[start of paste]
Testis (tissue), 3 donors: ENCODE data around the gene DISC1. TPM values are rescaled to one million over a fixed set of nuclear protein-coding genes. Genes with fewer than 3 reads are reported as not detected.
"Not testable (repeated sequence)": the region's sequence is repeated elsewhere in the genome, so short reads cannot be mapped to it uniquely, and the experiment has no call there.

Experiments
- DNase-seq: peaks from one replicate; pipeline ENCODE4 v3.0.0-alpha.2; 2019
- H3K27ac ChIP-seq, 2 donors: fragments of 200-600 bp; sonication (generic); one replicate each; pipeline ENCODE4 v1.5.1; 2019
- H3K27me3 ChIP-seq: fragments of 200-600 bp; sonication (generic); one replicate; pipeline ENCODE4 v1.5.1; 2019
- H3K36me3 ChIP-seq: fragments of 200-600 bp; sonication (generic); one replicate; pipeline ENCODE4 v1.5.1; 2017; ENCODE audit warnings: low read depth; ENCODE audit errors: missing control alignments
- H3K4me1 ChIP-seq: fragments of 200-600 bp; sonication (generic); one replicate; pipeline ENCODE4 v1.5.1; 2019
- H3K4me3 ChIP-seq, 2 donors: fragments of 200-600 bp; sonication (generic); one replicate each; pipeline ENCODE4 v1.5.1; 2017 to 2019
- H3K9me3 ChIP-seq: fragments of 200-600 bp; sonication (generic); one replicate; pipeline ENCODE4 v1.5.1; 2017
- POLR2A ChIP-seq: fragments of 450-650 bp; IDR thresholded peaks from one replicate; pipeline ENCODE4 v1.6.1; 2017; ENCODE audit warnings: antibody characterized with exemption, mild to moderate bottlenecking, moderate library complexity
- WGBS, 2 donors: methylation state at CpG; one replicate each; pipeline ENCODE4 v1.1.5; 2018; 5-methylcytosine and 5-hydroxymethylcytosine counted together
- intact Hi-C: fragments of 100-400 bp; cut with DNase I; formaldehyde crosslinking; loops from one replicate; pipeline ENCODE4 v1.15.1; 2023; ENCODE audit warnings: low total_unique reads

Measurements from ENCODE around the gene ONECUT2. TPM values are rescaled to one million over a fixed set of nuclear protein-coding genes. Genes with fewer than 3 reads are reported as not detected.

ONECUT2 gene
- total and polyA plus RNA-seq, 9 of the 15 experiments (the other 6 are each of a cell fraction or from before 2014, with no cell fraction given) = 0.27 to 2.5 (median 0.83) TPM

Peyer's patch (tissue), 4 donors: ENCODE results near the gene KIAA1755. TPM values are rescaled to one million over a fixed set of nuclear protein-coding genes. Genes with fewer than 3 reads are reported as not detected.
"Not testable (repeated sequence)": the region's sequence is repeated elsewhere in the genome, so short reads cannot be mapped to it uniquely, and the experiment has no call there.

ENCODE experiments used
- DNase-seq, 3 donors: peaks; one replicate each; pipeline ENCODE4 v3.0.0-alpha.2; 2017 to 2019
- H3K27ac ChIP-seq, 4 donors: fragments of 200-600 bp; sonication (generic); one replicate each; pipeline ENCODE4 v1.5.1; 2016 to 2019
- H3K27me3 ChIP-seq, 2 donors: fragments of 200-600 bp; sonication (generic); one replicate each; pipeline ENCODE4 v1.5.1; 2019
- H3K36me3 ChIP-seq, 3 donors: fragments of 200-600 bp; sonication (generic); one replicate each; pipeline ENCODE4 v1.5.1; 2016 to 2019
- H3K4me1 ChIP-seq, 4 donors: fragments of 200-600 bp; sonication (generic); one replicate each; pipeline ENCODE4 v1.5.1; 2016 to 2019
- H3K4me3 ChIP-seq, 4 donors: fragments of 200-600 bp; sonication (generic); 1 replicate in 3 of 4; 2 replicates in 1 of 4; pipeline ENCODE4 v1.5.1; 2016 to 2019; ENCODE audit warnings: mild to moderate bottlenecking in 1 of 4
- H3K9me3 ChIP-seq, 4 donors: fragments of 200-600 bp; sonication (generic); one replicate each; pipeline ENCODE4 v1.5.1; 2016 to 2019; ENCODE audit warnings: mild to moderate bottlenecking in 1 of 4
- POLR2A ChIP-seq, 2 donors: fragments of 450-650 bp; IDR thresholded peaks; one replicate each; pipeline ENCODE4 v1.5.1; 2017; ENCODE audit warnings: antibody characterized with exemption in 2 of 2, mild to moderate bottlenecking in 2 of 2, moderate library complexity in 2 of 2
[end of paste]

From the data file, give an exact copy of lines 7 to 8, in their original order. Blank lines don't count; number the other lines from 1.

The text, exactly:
- H3K36me3 ChIP-seq: fragments of 200-600 bp; sonication (generic); one replicate; pipeline ENCODE4 v1.5.1; 2017; ENCODE audit warnings: low read depth; ENCODE audit errors: missing control alignments
- H3K4me1 ChIP-seq: fragments of 200-600 bp; sonication (generic); one replicate; pipeline ENCODE4 v1.5.1; 2019